Start Press: If I Could Turn Back Time
In the past I’ve tended to avoid racing games that strive for a realistic simulation of the driving experience. As far as I was concerned, the brake pedal existed for morning commuter traffic, not virtual speed-demon fantasies. I could abide the handbrake, but only because it allowed you to go drifting around bends, tires screeching like a pack of bloodthirsty harpies on the attack. But it felt wrong that a game would require you to slow down in order to be successful. Inevitably I’d spend a few minutes skidding off the track and spinning my tires in the sand or grass or dirt before ejecting the game and reaching for an over-the-top arcade racer like Burnout Paradise.
Maybe I’ve matured over the past couple years. Maybe my gaming palate has broadened without my realizing it, but Forza Motorsport 3 arrived a few days ago and I’ve been buckled into it ever since. As I got the hang of applying the brake in my cornering, I discovered a whole new adrenaline fix—by achieving the perfect angle coming out of a corner, mashing the gas pedal to accelerate furiously into the next straightaway and feeling your spinning tires secure their grip on the asphalt. If you never slow down, you never get to fully appreciate the acceleration that rockets you from one end of the spectrum to the other. Consider the importance of dynamic contrast in music. If a mixing engineer peak-limits every single level in a recording, there are no lows, which of course means there are no corresponding highs either.
Despite my newfound truce with the brake pedal, I’ve hardly mastered the art of cornering. I frequently remain a bit too greedy with the gas and go careening into guard rails or stacked tires or some other creative obstacle that’s been constructed to spare the lives of ground-level spectators. Anyone who’s ever played a racing game has had that terrible moment where you lose control on the final corner of a 10-minute championship race and watch your first-place finish disappear in a cloud of car exhaust as your competitors go whizzing by on their merry way to the finish line. But the benevolent developers at Turn 10 anticipated these frustrating moments and developed a rewind function that lets you turn back time a few seconds and try again. If you’ve played Jonathan Blow’s acclaimed indie puzzle-platformer Braid, you’ll find the device instantly familiar.
Some might consider this rewind function cheating. And they’d have a point. After logging roughly 10 hours in Forza 3, I have yet to experience a second-place finish. When I make that decisive blunder that would’ve forced me out of contention in a given race, I just rewind and try again. As time lurches in reverse, the smashed bonnet of my Lamborghini Murcielago magically unwrinkles before my eyes and the shiny black, spit-polished exterior returns. Sometimes I have to rewind two or three times before I finally get a section right.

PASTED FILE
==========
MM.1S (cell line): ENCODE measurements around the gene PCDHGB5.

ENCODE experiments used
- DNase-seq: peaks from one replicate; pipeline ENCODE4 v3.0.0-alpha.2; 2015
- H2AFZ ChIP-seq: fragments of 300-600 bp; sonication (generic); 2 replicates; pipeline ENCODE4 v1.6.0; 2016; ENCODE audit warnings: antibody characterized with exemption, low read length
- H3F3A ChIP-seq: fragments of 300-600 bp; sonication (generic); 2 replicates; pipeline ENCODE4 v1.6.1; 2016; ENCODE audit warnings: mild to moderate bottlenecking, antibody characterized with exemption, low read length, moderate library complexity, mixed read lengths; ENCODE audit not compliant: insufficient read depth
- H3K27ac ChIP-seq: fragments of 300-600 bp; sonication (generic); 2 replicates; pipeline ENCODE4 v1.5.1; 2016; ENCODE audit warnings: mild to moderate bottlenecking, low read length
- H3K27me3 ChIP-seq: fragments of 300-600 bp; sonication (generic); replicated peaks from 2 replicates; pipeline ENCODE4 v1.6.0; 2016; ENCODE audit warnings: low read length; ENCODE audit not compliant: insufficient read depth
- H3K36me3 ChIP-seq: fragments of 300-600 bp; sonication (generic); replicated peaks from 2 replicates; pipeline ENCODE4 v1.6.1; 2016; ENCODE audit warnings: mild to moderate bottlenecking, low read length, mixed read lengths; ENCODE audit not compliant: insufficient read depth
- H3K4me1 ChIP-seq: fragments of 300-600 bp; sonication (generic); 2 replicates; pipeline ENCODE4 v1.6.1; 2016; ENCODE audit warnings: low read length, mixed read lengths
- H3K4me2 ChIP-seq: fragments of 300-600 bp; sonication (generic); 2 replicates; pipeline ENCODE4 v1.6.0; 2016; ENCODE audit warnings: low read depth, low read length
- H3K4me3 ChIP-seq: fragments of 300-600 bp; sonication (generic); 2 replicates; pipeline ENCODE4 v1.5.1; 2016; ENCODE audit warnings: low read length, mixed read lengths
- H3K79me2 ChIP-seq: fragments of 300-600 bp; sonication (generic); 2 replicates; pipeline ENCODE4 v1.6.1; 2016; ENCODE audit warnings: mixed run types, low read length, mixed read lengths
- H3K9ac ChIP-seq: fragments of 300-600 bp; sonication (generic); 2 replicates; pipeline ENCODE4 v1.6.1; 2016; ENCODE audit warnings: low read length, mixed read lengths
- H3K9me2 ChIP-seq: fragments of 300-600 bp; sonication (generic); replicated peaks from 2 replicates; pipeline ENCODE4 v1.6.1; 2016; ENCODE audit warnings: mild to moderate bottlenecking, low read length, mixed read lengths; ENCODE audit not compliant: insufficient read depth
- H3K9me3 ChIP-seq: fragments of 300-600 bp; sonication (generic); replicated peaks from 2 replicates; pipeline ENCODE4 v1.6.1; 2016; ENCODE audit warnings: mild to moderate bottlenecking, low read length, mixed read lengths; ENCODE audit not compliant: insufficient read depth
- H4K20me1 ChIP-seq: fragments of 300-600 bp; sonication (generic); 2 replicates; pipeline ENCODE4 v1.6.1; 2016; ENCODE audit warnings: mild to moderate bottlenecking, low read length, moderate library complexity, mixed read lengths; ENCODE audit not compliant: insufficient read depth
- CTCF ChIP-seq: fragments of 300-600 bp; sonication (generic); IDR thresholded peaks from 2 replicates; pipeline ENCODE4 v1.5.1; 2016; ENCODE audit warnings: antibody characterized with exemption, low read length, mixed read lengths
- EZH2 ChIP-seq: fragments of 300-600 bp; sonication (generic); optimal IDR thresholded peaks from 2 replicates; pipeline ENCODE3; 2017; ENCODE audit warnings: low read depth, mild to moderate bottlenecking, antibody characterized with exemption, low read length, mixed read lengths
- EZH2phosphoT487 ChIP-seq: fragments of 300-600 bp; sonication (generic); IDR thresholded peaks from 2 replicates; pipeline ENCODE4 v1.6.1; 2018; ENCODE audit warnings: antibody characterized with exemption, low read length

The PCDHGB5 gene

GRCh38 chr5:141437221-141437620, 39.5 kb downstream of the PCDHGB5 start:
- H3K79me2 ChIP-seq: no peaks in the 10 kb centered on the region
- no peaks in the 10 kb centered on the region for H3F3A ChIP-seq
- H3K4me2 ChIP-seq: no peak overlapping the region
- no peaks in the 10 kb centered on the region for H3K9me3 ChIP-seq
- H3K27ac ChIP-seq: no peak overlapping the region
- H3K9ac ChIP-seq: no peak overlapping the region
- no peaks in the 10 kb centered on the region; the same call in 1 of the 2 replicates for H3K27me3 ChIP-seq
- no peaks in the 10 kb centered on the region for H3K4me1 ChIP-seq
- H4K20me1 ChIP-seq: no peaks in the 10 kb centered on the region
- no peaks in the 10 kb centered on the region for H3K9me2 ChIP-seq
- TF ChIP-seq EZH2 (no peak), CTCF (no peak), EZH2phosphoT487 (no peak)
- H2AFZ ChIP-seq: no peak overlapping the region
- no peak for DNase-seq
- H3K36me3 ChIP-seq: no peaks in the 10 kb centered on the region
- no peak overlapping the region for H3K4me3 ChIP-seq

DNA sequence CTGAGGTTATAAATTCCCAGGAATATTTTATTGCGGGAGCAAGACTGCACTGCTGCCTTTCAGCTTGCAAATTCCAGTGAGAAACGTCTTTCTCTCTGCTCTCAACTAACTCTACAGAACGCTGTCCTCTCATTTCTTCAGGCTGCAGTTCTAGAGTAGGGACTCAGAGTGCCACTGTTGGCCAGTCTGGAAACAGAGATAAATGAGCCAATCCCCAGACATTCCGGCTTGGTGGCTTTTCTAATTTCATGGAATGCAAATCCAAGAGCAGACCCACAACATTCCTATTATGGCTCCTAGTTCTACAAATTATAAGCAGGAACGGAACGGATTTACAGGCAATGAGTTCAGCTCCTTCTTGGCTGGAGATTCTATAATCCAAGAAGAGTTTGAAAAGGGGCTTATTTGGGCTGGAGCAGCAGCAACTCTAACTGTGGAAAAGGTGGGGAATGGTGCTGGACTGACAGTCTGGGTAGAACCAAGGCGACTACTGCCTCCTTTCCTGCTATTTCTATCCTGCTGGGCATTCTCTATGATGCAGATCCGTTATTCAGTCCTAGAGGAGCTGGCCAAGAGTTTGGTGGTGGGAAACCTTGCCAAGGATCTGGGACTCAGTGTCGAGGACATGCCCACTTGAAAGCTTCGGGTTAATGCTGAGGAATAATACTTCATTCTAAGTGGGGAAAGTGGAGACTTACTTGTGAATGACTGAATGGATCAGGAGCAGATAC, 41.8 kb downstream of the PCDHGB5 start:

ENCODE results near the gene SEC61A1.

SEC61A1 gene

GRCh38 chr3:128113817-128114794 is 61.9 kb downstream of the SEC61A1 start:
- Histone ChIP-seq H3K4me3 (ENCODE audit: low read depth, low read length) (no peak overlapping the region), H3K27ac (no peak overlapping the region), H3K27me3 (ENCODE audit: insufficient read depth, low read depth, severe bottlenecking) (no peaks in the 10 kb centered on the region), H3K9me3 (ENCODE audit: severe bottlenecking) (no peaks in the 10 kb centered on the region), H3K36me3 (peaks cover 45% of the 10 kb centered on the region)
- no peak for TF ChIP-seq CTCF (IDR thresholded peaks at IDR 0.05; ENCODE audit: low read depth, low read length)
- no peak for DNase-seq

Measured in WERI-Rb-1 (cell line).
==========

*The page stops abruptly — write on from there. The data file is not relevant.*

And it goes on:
But just because I’ve never lost a race doesn’t mean that the game has become any easier, or that my decision to play in “Hard” difficulty mode needs to be qualified somehow. I still crash with disappointing frequency. I still go flying off the track on particularly gnarly, acute-angled turns. The only difference is that now I don’t have to restart the race from the very beginning in order to correct my error. One of the great joys of gaming is being able to refine your abilities in order to play the game at a higher level of skill. I enjoy being challenged and there are plenty of times where I’ll crash midway through a race and ignore the rewind button just to see if I have what it takes to battle my way back to the front of the pack. In the case of Forza 3, the challenge remains but the frustration is mitigated. (Also, it’s fun to imagine that you’re driving the time-traveling DeLorean from Back to the Future.)
When we make mistakes or encounter difficulties in real life, the infinite range of hypothetical scenarios that could’ve led to a different result only compounds our sense of anguish. Maybe you’re driving to the airport to catch your flight, an accident blocks off the interstate and you’re forced to wait while they clear the wreckage off the road. As you sit there helpless, gazing at the brake lights of the cars parked in front of you, you watch your chances of catching the flight gradually evaporate. If you’d left a few minutes earlier, you’d have cleared that stretch of road before the wreck occurred. If you’d taken surface roads instead of the interstate. If you’d booked the later flight that you originally had your eye on. If, if, if....
Videogame developers are wising up to the fact that allowing players to rewind time and explore that enticing string of mental “ifs” stimulates creativity in powerful, enjoyable ways. What good is digital escapism if it doesn’t let us massage the punishingly stubborn laws of the physical universe?
Jason Killingsworth is Paste’s games editor. He is based in Dublin, Ireland, and writes about music, film, tech and games for a variety of outlets. You can reach him online at jason [at] pastemagazine.com.